Like most of you, I spend a good amount of my working day traveling. This morning started out no different than any other… but instead of getting annoyed with the world and everyone in it, I decided to play a game.
My first ‘victim’ was a middle aged woman sitting opposite me on the train. Before boarding, she gave the ticket collector a very hard time about the lateness of the train. At first he ignored her, then realising she wasn’t going to go away, he simply gave the company line, apologised slightly, then looked at the next person in the queue. Quite ignorant. Some people in the queue tutted at the woman, others simply stared at her, annoyed at the thirty seconds of ‘inconvenience’ she had caused.
I spotted her entering my carriage and watched as she slumped down in the seat facing me. She looked tired, very tired. I watched as she gazed out of the window as the landscape whizzed past. I started to to wonder who she was, where she had come from and where she was going. What had made her look so tired? Why had she snapped at the ticket collector when late trains were a daily occurrence?
Her clothes were slightly dated, but clean and presentable, offering a suggestion that her morning dressing routine had become just that, a routine. There was evidence that care had been taken to select the appropriate outfit, but the outfit itself was starting to look worn. She wore a pair of low heeled leather shoes that showed signs of scuffing and previous repair. A sign that she preferred to choose quality footwear and probably had a reasonable income at one time.
She wore very little jewelry. No earrings or necklace. On her left hand was a wedding band. It was thin and tarnished and I had the impression that she would turn it round and round her finger when she was in deep thought or anxious about something. But right now she looked mostly expressionless, instead choosing to clasp her fingers together – so tight that her knuckles glowed white against the pale pink of her hands.
I wondered what was on her mind. Her eyes seemed to be looking beyond the immediate blur of green, grey and black that our window offered. She seemed fixed onto some distant thought. A place far away or moment in her history perhaps.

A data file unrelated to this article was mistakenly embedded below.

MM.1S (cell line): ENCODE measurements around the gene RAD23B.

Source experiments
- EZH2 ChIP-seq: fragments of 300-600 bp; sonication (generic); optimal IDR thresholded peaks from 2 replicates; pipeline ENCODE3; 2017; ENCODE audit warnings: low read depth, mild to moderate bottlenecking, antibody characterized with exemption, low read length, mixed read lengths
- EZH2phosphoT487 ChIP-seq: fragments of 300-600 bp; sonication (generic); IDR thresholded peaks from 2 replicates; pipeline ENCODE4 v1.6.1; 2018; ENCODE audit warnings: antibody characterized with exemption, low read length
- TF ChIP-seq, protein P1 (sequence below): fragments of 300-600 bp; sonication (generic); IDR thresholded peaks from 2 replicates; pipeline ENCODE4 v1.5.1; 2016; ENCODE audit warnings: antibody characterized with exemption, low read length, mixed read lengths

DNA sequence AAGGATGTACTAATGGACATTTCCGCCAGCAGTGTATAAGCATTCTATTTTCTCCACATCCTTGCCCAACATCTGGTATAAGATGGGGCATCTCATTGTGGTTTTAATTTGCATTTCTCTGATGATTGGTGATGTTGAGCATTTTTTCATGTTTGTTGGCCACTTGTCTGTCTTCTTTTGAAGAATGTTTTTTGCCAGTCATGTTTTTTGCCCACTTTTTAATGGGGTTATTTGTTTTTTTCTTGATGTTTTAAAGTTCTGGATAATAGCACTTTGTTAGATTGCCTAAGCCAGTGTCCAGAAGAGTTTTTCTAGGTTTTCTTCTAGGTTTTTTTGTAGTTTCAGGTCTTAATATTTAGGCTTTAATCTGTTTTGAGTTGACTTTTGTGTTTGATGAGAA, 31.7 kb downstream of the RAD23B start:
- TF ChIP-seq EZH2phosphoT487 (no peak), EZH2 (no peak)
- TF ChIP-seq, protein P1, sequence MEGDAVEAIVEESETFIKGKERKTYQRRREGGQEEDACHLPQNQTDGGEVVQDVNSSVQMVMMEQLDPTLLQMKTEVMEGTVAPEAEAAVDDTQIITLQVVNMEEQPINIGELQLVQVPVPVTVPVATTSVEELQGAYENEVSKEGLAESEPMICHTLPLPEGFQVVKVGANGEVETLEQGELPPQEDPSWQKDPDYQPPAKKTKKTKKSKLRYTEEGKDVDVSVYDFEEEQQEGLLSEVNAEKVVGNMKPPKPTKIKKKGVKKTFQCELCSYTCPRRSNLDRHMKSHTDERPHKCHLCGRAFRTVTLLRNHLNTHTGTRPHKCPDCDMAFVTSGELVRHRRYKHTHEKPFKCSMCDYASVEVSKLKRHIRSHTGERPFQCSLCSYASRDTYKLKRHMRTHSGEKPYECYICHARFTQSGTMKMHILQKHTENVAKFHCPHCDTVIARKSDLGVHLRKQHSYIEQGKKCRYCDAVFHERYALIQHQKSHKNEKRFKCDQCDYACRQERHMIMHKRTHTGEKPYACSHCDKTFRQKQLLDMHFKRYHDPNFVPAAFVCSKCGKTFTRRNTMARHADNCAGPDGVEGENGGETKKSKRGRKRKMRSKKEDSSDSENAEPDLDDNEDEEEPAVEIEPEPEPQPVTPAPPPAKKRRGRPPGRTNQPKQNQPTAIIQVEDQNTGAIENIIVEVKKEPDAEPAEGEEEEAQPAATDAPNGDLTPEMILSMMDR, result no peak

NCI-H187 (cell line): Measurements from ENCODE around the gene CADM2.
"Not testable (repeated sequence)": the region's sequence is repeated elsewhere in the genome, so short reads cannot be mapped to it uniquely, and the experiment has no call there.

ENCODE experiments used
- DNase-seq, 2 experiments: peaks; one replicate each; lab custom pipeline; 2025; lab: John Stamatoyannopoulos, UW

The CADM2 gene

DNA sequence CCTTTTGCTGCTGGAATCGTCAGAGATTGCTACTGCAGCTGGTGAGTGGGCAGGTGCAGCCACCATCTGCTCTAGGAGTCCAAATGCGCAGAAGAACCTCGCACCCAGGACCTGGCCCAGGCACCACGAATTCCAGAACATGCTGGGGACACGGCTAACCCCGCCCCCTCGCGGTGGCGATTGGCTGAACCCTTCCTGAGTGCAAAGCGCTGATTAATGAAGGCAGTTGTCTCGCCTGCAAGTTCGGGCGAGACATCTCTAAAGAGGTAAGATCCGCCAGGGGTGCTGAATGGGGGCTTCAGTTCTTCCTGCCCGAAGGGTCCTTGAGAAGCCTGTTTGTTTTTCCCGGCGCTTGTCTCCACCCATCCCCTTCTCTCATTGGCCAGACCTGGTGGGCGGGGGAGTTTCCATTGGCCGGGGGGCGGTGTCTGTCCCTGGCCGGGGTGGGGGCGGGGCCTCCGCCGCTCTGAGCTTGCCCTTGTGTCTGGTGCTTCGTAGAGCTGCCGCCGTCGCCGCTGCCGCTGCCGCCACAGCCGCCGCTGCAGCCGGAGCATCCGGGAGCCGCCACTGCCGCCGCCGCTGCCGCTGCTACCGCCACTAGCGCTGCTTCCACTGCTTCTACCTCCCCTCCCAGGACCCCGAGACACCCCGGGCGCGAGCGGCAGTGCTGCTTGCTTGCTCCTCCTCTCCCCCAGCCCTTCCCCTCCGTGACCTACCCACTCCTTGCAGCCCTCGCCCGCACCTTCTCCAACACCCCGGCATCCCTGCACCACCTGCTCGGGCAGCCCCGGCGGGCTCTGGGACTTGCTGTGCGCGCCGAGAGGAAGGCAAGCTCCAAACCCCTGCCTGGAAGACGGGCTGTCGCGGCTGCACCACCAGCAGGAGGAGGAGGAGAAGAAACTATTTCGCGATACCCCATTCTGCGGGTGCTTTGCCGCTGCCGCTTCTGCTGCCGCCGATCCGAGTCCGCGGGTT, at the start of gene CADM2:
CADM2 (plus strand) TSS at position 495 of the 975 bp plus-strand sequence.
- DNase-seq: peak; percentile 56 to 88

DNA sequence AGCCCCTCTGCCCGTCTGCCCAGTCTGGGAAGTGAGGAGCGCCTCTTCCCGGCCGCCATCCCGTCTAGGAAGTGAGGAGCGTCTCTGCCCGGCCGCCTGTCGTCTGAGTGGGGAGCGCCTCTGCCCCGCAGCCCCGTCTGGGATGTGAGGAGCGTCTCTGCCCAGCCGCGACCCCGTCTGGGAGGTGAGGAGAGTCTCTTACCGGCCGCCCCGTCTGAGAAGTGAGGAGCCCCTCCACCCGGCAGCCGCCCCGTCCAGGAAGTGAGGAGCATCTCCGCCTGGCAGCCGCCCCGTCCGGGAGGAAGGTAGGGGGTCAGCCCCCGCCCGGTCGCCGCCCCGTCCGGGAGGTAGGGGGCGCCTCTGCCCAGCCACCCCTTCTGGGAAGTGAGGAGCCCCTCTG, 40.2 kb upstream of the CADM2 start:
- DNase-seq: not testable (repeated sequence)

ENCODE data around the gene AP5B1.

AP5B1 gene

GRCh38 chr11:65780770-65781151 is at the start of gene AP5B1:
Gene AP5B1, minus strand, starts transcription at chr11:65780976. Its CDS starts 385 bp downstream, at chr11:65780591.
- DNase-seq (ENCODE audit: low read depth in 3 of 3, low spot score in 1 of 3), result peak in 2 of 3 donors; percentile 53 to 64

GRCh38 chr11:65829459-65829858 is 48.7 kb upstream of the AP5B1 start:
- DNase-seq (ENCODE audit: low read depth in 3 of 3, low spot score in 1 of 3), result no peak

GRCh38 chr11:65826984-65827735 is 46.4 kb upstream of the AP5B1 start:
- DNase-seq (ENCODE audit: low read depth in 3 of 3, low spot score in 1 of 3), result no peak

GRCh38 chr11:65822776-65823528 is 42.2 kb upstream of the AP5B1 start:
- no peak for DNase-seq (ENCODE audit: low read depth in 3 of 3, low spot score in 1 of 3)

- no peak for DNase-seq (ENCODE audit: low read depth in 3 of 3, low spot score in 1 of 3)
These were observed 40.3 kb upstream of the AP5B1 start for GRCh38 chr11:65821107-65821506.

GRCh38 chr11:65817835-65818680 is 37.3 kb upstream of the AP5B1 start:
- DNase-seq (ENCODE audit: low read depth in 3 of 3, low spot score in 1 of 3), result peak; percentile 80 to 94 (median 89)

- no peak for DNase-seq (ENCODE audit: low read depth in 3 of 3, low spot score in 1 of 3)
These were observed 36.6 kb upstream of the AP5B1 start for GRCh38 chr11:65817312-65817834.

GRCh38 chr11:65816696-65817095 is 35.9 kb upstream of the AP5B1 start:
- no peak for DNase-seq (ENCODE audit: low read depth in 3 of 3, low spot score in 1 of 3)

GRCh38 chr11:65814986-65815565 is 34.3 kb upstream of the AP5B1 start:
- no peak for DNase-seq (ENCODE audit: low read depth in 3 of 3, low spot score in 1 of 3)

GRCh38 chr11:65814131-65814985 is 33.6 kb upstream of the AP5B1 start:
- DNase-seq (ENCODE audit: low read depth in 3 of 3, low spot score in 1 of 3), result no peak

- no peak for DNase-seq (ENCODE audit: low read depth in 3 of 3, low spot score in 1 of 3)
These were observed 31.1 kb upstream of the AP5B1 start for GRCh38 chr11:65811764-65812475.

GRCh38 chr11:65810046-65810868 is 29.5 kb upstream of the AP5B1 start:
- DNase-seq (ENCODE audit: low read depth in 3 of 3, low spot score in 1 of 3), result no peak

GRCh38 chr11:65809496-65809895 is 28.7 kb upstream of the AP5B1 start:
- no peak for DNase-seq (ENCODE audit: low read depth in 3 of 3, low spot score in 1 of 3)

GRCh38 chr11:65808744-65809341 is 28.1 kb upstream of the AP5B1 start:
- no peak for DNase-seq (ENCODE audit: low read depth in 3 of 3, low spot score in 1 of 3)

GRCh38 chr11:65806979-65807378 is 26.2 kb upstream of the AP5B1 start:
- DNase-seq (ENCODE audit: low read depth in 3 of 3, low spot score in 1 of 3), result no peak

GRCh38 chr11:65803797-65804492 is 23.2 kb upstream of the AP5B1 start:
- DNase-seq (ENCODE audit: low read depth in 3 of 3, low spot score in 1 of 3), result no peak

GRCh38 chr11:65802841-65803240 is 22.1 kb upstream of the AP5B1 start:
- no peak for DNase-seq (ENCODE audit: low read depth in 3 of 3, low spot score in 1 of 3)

As the train pulled into the station, I watched as she gathered her belongings and hurried along to the door. It wasn’t until the train pulled away that I noticed that she had dropped a letter on the floor. I picked it up. It was a letter from a funeral parlor detailing the arrangements for her late husbands funeral that very afternoon.
The ticket collector and many passengers had simply judged her as an inconvenience that morning as we boarded the train, but here was a woman who was going through probably one of the saddest days of her life.
Nobody can truly claim to look at a person and know what they are thinking – but our bodies and expressions do give off a lot of clues. Our brains allow us to make snap judgments about people when we first see them. The resulting conclusions might be right, they might be wrong, but they can and do affect how we interact with the person from that moment on.
We cannot know what other people are really feeling and I was in no position to ask a complete stranger her business. But I do feel that going ahead, I will learn to evaluate my initial judgement about a person and try to have some empathy towards their feelings – because I was the ticket collector that day.